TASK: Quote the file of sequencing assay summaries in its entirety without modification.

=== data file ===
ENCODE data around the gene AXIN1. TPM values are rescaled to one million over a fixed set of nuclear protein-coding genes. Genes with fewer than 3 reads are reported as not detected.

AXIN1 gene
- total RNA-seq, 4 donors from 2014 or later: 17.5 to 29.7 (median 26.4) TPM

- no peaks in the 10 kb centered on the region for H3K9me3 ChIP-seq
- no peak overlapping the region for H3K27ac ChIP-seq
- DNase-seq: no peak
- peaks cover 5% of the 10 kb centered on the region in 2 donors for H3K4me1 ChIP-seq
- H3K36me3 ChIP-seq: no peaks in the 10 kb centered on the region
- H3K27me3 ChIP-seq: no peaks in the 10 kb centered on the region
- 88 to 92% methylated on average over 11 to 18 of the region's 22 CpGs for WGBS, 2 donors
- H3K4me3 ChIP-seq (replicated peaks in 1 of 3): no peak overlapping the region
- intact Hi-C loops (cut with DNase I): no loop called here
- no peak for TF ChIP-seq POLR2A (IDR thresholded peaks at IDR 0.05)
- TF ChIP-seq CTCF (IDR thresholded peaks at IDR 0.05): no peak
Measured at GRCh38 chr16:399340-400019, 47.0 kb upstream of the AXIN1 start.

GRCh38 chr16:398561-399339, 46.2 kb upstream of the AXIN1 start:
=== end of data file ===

ENCODE data around the gene AXIN1. TPM values are rescaled to one million over a fixed set of nuclear protein-coding genes. Genes with fewer than 3 reads are reported as not detected.

AXIN1 gene
- total RNA-seq, 4 donors from 2014 or later: 17.5 to 29.7 (median 26.4) TPM

- no peaks in the 10 kb centered on the region for H3K9me3 ChIP-seq
- no peak overlapping the region for H3K27ac ChIP-seq
- DNase-seq: no peak
- peaks cover 5% of the 10 kb centered on the region in 2 donors for H3K4me1 ChIP-seq
- H3K36me3 ChIP-seq: no peaks in the 10 kb centered on the region
- H3K27me3 ChIP-seq: no peaks in the 10 kb centered on the region
- 88 to 92% methylated on average over 11 to 18 of the region's 22 CpGs for WGBS, 2 donors
- H3K4me3 ChIP-seq (replicated peaks in 1 of 3): no peak overlapping the region
- intact Hi-C loops (cut with DNase I): no loop called here
- no peak for TF ChIP-seq POLR2A (IDR thresholded peaks at IDR 0.05)
- TF ChIP-seq CTCF (IDR thresholded peaks at IDR 0.05): no peak
Measured at GRCh38 chr16:399340-400019, 47.0 kb upstream of the AXIN1 start.

GRCh38 chr16:398561-399339, 46.2 kb upstream of the AXIN1 start: